Once the sort has been completed, the routine DisplaySortResults is called to demonstrate that the correct sequence has been achieved. The program then goes on to sort the array into Name sequence and display those results. Needless to say, if you decide to run this program against your own data I suggest that you not use too large a file or you’ll be waiting a long time to see all the results flash by!
// Sort array into City/State sequence (E) qsort ( p_customers: count: %Size(customerAddr): p_SortCityState ); Dsply 'Data is in City/State Sequence ...'; DisplaySortResults(); // Sort array into name sequence qsort ( p_customers: count: %Size(customerAddr): p_SortByName ); Dsply 'Data is in Name sequence ...'; DisplaySortResults();
Time now to take a look at the logic for the City/State sequencing routine (F). If you were to look at the technical specifications for the qsort sequencing routine, you would see that it is defined as taking two parameters one for each of the two elements that it is to compare. Each parameter is a pointer and is passed by value. So technically speaking the procedure interface should look like this:
dcl-proc SortCityState; dcl-pi *n Int(10); p_element1 Pointer Value; p_element2 Pointer Value; end-pi; dcl-ds element1 LikeRec( custRec ) Based( p_ element1 ); dcl-ds element2 LikeRec( custRec ) Based( p_ element2 );
Notice that this approach forces us to manually define data structures for each of the elements, and to use the passed pointers as their basing pointers – a bit clumsy, and not at all RPG-like. Instead I have “cheated” and used my knowledge of how subprocedure parameters are actually passed to allow myself to code this in a much simpler and cleaner fashion. I personally think it is also far easier to understand. Here’s the version I actually used:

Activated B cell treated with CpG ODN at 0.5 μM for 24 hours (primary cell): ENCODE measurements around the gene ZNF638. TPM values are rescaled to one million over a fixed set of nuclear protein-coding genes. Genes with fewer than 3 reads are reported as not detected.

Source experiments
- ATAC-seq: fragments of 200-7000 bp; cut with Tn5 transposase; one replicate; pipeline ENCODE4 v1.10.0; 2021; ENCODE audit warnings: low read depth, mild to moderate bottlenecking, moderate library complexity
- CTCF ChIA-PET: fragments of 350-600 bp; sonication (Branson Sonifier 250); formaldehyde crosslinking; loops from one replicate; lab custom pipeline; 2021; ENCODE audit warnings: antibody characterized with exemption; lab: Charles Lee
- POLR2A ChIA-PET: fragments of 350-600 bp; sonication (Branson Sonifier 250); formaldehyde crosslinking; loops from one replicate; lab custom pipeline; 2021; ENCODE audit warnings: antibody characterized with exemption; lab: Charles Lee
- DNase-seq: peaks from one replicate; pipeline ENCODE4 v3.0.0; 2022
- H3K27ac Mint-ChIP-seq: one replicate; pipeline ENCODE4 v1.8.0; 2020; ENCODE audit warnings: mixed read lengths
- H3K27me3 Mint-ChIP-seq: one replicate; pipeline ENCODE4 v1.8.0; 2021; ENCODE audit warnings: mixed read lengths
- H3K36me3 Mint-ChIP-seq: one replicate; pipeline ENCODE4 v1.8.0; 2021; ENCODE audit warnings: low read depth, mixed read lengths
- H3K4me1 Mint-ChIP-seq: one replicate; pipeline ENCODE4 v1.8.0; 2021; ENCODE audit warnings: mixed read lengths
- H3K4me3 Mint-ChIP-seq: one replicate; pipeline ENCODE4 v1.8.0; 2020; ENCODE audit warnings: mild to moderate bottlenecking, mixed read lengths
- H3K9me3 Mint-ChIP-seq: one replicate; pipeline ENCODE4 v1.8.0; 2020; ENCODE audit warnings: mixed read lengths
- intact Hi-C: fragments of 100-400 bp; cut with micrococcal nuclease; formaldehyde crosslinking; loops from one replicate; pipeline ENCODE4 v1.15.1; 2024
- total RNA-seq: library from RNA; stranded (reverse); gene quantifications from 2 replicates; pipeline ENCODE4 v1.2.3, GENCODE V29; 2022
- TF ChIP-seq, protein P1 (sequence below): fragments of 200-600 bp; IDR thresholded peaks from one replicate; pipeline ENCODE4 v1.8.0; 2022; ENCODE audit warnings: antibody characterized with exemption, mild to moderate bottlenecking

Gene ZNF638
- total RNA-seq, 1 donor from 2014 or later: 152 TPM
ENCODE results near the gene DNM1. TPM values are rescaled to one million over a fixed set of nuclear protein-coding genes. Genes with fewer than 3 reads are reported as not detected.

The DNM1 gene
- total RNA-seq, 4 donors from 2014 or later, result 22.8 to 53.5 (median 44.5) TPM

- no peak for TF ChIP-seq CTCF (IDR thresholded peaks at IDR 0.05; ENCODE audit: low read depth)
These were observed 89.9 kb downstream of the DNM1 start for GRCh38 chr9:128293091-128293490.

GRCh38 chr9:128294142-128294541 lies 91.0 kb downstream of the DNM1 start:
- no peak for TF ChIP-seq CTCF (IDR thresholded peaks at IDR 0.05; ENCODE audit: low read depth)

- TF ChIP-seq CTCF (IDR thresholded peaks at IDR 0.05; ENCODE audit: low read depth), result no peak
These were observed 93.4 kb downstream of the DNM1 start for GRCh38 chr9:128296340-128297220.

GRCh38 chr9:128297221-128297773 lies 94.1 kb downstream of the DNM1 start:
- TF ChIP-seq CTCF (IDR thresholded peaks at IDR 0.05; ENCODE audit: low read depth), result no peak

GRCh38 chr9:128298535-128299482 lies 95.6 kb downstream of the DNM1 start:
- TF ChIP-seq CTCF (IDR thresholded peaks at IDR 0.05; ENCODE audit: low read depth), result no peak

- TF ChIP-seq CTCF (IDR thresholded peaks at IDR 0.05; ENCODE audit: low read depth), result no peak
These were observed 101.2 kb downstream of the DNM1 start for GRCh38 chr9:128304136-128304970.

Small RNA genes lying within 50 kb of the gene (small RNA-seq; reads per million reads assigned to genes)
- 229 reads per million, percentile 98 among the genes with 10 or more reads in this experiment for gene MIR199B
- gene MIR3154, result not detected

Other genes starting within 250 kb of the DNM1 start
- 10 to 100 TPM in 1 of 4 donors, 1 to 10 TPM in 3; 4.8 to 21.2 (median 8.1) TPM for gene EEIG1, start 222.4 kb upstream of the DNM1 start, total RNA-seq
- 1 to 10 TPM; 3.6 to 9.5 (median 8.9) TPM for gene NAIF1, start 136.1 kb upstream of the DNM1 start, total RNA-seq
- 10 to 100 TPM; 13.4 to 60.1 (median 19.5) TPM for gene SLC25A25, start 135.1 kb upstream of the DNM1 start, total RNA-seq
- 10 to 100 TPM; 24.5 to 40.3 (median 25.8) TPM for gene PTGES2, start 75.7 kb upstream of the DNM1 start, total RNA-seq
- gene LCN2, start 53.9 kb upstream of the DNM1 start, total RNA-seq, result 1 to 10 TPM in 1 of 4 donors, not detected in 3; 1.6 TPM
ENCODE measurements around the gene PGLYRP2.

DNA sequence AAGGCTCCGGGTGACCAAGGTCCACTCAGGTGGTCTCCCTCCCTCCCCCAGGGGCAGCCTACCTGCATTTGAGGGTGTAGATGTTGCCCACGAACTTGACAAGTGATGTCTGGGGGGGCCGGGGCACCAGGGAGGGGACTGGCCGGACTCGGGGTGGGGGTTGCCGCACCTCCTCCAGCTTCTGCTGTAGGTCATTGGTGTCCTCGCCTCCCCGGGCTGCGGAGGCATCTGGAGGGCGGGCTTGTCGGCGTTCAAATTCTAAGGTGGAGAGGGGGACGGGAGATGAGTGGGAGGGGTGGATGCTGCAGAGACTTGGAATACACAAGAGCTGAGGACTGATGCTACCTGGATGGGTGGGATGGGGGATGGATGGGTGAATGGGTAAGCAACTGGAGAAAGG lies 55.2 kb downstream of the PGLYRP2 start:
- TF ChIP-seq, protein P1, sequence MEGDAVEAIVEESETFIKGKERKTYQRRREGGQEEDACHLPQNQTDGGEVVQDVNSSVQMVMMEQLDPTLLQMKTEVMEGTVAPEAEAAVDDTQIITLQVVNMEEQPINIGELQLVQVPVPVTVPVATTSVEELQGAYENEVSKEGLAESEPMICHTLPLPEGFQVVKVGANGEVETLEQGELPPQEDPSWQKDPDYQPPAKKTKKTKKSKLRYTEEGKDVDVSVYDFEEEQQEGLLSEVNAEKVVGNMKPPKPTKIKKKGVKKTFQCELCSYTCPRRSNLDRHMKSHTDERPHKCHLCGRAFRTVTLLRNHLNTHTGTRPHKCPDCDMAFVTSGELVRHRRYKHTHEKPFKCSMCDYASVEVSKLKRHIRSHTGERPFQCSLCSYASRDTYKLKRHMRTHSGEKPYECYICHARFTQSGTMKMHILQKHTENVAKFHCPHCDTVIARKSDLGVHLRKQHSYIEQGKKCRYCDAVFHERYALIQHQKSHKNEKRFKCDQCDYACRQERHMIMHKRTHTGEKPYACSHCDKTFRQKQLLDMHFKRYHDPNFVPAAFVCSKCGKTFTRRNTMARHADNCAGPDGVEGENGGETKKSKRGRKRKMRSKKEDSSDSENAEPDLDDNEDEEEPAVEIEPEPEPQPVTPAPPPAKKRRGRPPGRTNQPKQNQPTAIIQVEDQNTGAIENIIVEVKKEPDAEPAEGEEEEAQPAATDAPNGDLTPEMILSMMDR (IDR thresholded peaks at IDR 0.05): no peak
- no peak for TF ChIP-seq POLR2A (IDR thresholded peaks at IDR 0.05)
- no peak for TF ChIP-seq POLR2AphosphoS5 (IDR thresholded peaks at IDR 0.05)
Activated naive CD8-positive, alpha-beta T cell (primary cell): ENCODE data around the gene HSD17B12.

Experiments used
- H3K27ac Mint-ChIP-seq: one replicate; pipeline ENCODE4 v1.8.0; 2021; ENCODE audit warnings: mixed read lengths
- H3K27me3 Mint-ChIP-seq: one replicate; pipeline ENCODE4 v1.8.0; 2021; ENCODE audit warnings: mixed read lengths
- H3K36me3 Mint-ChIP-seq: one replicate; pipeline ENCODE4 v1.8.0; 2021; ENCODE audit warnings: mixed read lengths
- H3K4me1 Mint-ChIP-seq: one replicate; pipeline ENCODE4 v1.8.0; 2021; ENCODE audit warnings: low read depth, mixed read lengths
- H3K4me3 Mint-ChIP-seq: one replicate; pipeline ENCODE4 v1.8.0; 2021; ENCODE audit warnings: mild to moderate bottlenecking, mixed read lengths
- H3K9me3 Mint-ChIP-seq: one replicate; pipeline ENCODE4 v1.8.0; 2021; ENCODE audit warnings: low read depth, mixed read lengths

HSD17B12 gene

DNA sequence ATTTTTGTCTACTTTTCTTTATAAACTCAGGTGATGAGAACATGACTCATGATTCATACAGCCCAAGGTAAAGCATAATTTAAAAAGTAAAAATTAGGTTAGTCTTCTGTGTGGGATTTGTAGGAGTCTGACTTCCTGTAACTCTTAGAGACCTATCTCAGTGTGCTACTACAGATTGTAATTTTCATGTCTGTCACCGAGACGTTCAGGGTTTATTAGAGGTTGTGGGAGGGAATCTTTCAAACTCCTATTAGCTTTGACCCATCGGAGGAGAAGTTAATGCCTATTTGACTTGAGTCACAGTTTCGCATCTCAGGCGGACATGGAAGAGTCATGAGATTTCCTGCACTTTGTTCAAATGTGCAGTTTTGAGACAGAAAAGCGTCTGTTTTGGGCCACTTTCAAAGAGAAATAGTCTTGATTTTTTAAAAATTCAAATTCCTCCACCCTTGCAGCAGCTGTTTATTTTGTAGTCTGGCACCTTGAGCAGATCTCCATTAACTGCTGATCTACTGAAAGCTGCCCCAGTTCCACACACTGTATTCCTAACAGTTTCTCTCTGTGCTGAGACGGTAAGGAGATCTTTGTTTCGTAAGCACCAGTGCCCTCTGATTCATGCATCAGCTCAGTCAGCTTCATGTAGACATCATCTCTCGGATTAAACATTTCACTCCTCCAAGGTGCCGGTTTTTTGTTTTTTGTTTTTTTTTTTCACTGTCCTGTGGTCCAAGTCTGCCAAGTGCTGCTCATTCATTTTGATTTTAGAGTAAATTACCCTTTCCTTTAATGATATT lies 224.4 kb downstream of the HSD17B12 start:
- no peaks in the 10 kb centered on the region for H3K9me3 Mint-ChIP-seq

(F) dcl-proc SortCityState; dcl-pi *n Int(10); element1 LikeDS(customerAddr); element2 LikeDS(customerAddr); end-pi;
So how and why does this substitution work? Simply put, under the covers, passing a pointer containing the address of a field by value, has the same effect as passing that field by reference. Both of them result in a pointer, containing the address of the data, being placed on the stack. If you want to understand the mechanics behind this a little better then you can read my tip “Parameter Passing Fundamentals Of Programs Versus Procedures” and in particular the section headed “Why the Difference.”
Regardless of which way we code the procedure interface, the basic logic for the sequencing is the same. We begin by comparing the high order keys (in this case the state) and notify qsort via the RETURN value whether element 1 is higher (HIGH – which has the value 1) or lower (LOW – the value -1) in the sequence than element2. Note that HIGH, LOW and EQUAL are named constants in our procedure. You have probably guessed that the value of EQUAL is zero.
In the event that the State is the same in both elements, then the comparison moves on to the City. Hopefully you can see that if in future we were to need to add (say) the customer name to the sequence then we would simply insert the appropriate comparisons between element1.name and element2.name _before_ the RETURN EQUAL operation.
// Sequence by City in State if element1.state > element2.state; Return HIGH; elseif element1.state < element2.state; Return LOW; elseif element1.city > element2.city; Return HIGH; elseif element1.city < element2.city; Return LOW; // Add any additional low-order tests here ... else; Return EQUAL; endif;
As you can see, coding these sequencing procedures is very simple, and that makes it easy to add additional sequences to meet user’s requests. It would, for example, be possible to add a case-insensitive sort simply by unicasing the fields as part of the comparison. It would not be the most efficient way to do it, but it would work.
In the next tip I will discuss how the bsearch API can be used to perform the equivalent of %LOOKUP on our teraspace arrays and in particular how we could implement partial key searches. In the meantime, if you have any questions please let me know via the comments section.